The application of virtual reality technology for flight training is gaining momentum, and training providers are developing new tools that may provide more effective training. Chuck Weirauch investigates.
With several game-based, off-the-shelf flight simulator providers already featuring virtual reality (VR) headset capabilities, and Microsoft stating that it is planning to do so for its new Flight Simulator 2020 to be released this year, the market potential for the technology has already taken off. Commercial flight training device providers have already begun to develop flight simulators that employ VR HMDs, but, like the game-based PC flight sims, these devices in most part do not require the high level of fidelity that is required of a full-flight simulator, and employ a lower resolution HMD. But the main problem with the lower-resolution (and often lower-cost) VR headsets is that they display a screen-door effect that can lead to visual disorientation.
Still in all, the purpose of employing VR technology for flight training is that some research indicates it could drastically reduce the cost of that training. With that in mind, several flight schools have integrated PC flight sims into their curricula.
UND: Teaching Basics
The University of North Dakota’s John D. Odegard School of Aerospace Science has gone one step beyond by recently opening its new Virtual Reality Lab, where students can view a 360-degree full-cockpit view of a simulated Piper Archer training aircraft through their HTC Vive VR headsets. Everything viewed in the headset is realistic, since the photorealistic images they are seeing via the HUD are from actual aircraft simulators located in the School’s Flight Operations Center. The students also have yolk, throttle and rudder pedal devices at their training stations.
According to the VR Lab’s creator, UND multimedia specialist Neil Nowatzki, the lab setup is primarily for new ab initio students who are just beginning their flight courses at UND. The VR training is being used to learn basic stick and rudder skills, as well as developing and improving students’ situational awareness.
“We’re focusing on teaching the basics of how to fly an airplane,” Nowatzki said. “It’s ‘eyes outside’ in the lab. Students should be able to look out the window and, just by where the nose is, they should know whether they are level or not — are they climbing or descending?”
As well as providing basic piloting skills while not taking up simulator time in training devices that students will be flying later in their curriculum, UND intends to use the lab, which has mobile stations, as a part of its outreach efforts to encourage more people to pursue a commercial pilot career.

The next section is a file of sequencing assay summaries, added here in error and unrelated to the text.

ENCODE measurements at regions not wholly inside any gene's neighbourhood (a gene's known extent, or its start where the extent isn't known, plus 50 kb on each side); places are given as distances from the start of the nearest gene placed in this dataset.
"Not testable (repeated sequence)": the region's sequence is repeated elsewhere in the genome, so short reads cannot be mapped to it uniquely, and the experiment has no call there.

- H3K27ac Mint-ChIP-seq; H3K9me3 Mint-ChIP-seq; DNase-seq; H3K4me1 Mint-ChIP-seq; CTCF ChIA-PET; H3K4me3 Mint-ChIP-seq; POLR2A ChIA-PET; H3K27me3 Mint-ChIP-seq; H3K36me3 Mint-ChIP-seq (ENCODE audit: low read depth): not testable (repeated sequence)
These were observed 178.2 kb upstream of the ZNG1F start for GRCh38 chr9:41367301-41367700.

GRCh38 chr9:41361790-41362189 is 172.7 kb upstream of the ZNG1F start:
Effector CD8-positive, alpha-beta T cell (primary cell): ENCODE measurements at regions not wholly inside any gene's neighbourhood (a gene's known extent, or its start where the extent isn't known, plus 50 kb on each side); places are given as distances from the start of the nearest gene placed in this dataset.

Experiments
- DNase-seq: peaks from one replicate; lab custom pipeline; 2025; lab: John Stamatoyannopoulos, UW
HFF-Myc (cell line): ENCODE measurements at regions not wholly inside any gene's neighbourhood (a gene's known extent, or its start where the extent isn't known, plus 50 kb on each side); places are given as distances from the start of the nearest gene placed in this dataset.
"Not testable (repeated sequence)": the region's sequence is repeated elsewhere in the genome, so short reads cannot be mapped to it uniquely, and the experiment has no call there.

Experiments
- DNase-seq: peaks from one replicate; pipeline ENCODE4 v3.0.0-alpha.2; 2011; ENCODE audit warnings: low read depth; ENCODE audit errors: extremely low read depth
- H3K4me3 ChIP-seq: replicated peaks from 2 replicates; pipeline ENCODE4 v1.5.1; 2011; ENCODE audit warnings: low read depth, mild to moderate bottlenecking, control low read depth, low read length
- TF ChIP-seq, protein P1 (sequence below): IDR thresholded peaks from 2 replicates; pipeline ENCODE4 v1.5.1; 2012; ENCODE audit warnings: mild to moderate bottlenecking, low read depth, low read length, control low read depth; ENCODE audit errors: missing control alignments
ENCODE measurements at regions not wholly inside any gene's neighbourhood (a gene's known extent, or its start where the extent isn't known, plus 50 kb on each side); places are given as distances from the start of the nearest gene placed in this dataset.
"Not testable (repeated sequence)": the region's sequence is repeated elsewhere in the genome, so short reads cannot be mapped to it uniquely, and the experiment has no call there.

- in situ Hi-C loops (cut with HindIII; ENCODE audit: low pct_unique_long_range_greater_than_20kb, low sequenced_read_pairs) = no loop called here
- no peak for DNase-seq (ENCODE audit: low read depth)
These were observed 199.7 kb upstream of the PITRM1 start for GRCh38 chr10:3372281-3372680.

UND Associate Dean of Aerospace Beth Bjerke hopes that further development of VR technology will provide a relatively low-cost training capability that will reduce the amount of training now required in the actual aircraft, as well as lowering the costs of overall aviation operations. Bjerke also said that UND wants to partner with other institutions to convince the FAA to allow more use of VR technology for flight training.
“Human Eye Resolution”
One of the newest VR HMDs that was designed to solve the resolution problem is the Varjo VR2 Pro VR headset, which features what its Finnish developer labels “human-eye resolution,” along with an integrated 20/20 eye tracker and integrated hand-tracking by Ultraleap. The VR2 features a pixel-per-degree (PPI) count of 60, which is where it gets its claim of “human eye resolution,” or in other terms, providing 20/20 visual acuity for the user by displaying pixels so small that they are invisible to parts of the human eye.
According to Varjo Marketing and Communications Manager Annaleena Kuronen, VR2 Pro supports Prepar3D and a recent Bohemia Interactive helicopter flight simulation.
Varjo’s XR1 Developer Edition pass-through mixed reality solution has the capability for providing photorealistic virtual scenes with real-world visibility, Kuronen added. This means that training product developers can use physical cockpits in high-resolution virtual scenarios in order to allow the seamless mixing of synthetic content with reality, she explained. Integrating a Vital image generator with the XR1, FlightSafety International has demonstrated a mixed-reality flight trainer that provides a simulated photorealistic out-the-window and instrumentation view within an actual aircraft cockpit.
Military Embracing VR
The value of employing VR for flight training has been demonstrated by the US Air Force via its SAIC-supported Pilot Training Next program, which has successfully employed PC-based VR and mixed-reality flight trainers to help reduce the amount of time that it takes to put its pilots through initial training.